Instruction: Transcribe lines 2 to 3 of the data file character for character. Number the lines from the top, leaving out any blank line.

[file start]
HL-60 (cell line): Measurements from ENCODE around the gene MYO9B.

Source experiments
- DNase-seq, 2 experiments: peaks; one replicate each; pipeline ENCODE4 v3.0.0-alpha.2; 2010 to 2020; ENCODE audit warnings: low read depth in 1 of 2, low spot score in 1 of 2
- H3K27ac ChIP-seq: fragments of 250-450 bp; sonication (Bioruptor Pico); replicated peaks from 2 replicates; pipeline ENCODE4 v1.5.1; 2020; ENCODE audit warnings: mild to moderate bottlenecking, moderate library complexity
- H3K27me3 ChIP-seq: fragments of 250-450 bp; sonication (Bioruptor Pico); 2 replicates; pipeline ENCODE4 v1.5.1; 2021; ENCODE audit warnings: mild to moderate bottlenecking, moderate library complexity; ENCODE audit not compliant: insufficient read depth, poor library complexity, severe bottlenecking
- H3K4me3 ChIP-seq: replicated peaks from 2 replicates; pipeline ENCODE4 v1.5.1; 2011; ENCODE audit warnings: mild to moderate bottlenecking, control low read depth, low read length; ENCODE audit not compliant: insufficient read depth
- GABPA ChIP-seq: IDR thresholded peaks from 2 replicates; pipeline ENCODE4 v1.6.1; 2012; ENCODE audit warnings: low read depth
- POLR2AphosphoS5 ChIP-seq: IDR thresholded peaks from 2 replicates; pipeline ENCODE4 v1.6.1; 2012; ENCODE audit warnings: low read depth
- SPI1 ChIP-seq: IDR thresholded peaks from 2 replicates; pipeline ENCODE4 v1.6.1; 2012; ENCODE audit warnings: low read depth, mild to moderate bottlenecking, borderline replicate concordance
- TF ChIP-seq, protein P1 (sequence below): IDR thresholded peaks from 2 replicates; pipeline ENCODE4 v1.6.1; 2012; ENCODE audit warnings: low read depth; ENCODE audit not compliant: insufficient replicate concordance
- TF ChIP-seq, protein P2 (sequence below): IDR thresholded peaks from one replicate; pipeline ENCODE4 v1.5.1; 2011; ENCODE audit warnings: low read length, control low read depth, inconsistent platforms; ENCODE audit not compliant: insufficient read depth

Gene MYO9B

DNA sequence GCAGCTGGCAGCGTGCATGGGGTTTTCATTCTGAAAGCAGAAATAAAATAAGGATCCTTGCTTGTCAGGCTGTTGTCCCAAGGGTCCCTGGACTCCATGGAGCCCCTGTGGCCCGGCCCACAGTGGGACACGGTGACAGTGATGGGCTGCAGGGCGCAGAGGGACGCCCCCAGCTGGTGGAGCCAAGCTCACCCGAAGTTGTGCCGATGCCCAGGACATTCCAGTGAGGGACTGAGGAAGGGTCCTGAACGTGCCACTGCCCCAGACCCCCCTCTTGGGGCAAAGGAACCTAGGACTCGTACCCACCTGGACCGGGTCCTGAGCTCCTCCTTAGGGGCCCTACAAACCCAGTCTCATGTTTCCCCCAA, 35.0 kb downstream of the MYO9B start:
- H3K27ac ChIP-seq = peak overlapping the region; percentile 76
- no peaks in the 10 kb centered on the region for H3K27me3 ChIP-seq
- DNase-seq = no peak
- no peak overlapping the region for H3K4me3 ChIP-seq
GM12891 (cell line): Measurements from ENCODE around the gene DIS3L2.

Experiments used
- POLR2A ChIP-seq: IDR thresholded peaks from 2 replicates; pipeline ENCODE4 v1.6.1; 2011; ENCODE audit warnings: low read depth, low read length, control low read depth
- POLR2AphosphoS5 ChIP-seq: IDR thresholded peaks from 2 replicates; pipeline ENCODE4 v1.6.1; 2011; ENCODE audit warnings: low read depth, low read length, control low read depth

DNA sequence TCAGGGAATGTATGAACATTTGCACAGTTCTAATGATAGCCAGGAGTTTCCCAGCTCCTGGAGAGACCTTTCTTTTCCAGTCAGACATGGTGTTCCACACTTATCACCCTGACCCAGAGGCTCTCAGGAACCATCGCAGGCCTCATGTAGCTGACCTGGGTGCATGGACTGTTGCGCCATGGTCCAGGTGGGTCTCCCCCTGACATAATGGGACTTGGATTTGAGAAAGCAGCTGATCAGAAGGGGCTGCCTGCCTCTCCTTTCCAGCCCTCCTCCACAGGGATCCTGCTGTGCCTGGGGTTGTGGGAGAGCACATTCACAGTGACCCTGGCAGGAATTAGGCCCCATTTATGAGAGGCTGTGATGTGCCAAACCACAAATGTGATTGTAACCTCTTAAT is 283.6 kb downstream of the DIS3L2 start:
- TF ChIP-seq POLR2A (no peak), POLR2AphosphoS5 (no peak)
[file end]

Source experiments
- DNase-seq, 2 experiments: peaks; one replicate each; pipeline ENCODE4 v3.0.0-alpha.2; 2010 to 2020; ENCODE audit warnings: low read depth in 1 of 2, low spot score in 1 of 2